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Details of Grant 

EPSRC Reference: GR/M34645/01
Title: CHARACTERISATION OF THIN FILMS & INTERFACES BY COMPLEM ENTARY USE OF X-RAY REFLECTIVITY & ATOMIC FORCE MICRO
Principal Investigator: Fairclough, Professor JPA
Other Investigators:
Krause, Dr S McLure, Dr I Hamley, Professor IW
Jones, Professor R Ryan, Professor AJ Forrest, Dr J
Cowlam, Dr N Bradley, Professor DDC
Researcher Co-Investigators:
Project Partners:
BICC Bruker ICI
Pre Nexus Migration
Department: Chemistry
Organisation: University of Sheffield
Scheme: JREI
Starts: 22 February 1999 Ends: 21 February 2000 Value (£): 112,486
EPSRC Research Topic Classifications:
Materials Characterisation
EPSRC Industrial Sector Classifications:
No relevance to Underpinning Sectors
Related Grants:
Panel History:  
Summary on Grant Application Form
The equipment will form the focal point of the new HEFCE funded laboratory for characterisation of thin films and interfaces. It will support collaborative multidisciplinary research in three broad fields; surfaces and interfaces in synthetic polymers thin films, the structure of multilayers, including polymer, hybrid and magnetic multilayers, and the conformation of proteins and protein analogues at interfaces. In each case, understanding and exploiting the interactions and stability of a wide range of materials and interfaces is our objective and studies of structure and dynamics perpendicular and parallel to the film surface will be carried out. The chosen fields have a wide overlap leading to a synergistic input from researchers who may not otherwise collaborate. Major benefits in the polymer sector will be of immediate application in the study of adhesives, coatings and interfacial diffusion. Better understanding and control of interfacial structure in polymer optoelectronic devices will lead to performance and lifetime improvements. Advances in the hybrid inorganic/organic multilayers will lead to new materials for battery, barrier and smart coating applications. Understanding interactions between proteins and interfaces will have sensor and medical applications, while a better knowledge of conformational transitions in protein at interfaces will be important for understanding complex colloidal systems such as food emulsions and foams.The two instruments are complimentary in that the AFM provides direct, real space imaging, of a small area, while the reflectivity provides an averaged, reciprocal space, image of a large area.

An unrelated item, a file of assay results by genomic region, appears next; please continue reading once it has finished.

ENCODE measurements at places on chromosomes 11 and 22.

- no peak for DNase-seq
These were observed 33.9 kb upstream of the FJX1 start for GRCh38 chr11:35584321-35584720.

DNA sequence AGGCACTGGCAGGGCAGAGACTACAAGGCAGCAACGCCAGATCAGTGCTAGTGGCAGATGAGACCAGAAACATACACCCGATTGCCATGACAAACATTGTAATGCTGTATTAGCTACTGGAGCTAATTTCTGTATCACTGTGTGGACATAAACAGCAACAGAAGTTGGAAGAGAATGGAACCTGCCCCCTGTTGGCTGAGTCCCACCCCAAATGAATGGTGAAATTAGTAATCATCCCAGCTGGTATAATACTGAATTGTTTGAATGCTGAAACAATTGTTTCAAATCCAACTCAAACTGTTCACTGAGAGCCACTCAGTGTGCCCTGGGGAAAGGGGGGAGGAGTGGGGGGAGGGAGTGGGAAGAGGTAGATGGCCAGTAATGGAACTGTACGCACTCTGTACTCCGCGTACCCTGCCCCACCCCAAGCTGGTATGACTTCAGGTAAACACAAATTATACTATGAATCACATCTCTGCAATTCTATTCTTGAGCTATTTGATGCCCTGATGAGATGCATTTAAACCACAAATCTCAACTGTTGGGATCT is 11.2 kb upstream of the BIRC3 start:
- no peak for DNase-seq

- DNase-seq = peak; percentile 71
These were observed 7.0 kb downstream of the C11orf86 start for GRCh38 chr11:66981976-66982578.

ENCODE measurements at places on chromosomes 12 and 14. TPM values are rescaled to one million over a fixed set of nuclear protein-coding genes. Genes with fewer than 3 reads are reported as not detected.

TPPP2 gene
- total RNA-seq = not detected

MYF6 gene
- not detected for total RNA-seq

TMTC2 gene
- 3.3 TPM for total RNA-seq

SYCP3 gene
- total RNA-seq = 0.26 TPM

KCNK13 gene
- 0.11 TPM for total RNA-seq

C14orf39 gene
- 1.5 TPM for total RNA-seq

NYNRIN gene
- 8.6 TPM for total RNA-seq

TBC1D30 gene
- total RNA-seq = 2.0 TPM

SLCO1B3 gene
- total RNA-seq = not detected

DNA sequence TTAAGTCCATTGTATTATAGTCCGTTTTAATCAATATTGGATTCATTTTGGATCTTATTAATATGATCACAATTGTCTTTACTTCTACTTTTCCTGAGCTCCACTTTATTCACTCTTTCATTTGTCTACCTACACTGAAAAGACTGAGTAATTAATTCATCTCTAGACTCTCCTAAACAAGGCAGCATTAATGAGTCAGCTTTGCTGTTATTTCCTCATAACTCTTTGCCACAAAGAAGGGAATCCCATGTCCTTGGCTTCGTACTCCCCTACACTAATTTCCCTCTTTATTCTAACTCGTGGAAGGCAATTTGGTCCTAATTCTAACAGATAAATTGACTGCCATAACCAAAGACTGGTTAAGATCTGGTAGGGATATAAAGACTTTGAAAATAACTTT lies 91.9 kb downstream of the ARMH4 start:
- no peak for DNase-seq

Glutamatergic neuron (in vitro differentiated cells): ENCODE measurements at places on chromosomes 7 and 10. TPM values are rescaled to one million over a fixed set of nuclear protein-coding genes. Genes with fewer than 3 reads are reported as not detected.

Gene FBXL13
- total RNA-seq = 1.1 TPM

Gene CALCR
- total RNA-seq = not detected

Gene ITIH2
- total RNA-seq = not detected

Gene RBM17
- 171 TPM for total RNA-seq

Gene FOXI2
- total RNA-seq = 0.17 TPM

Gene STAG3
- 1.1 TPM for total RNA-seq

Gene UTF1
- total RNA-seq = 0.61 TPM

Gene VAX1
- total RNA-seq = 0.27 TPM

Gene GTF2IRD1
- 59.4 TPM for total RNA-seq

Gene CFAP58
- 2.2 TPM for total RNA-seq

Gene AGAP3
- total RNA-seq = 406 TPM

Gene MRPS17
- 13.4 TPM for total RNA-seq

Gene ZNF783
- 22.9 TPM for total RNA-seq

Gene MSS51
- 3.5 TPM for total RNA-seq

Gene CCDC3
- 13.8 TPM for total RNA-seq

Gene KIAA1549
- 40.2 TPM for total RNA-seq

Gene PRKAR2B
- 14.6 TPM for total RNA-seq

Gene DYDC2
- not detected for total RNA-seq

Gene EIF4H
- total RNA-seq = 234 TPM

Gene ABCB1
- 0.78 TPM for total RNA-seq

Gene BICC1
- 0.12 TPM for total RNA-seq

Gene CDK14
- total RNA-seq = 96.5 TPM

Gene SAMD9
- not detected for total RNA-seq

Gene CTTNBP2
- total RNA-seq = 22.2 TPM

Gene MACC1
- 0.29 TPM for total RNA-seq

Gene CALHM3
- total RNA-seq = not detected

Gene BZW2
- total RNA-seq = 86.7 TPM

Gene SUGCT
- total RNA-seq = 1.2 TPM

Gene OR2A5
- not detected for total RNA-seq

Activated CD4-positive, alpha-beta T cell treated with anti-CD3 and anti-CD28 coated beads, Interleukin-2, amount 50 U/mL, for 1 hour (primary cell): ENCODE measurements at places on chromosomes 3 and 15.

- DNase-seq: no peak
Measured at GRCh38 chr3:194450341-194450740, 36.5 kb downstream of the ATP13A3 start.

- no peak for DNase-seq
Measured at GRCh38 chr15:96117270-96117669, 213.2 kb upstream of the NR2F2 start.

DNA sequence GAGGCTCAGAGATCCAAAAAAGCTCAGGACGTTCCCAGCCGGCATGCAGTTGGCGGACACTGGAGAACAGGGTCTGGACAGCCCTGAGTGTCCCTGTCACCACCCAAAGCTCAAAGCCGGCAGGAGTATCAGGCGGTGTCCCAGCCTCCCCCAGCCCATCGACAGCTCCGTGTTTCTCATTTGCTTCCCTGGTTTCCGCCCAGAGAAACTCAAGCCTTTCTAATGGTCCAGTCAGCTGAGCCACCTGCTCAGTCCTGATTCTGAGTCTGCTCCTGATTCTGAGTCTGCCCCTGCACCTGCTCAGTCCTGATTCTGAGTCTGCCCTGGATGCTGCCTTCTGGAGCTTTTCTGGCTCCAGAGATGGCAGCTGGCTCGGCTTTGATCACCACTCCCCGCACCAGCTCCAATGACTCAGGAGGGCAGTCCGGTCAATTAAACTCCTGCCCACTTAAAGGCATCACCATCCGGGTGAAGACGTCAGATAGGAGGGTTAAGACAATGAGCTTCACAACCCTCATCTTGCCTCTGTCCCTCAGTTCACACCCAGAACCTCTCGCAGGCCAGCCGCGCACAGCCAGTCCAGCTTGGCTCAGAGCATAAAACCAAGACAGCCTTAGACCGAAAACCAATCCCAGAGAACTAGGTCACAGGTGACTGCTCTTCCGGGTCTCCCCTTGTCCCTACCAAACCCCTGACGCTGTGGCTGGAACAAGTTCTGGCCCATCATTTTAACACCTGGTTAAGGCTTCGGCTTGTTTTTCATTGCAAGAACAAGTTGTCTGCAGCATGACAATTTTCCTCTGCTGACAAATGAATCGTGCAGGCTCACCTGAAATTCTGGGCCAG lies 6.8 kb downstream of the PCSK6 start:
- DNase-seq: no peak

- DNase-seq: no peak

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Summary
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Further Information:  
Organisation Website: http://www.shef.ac.uk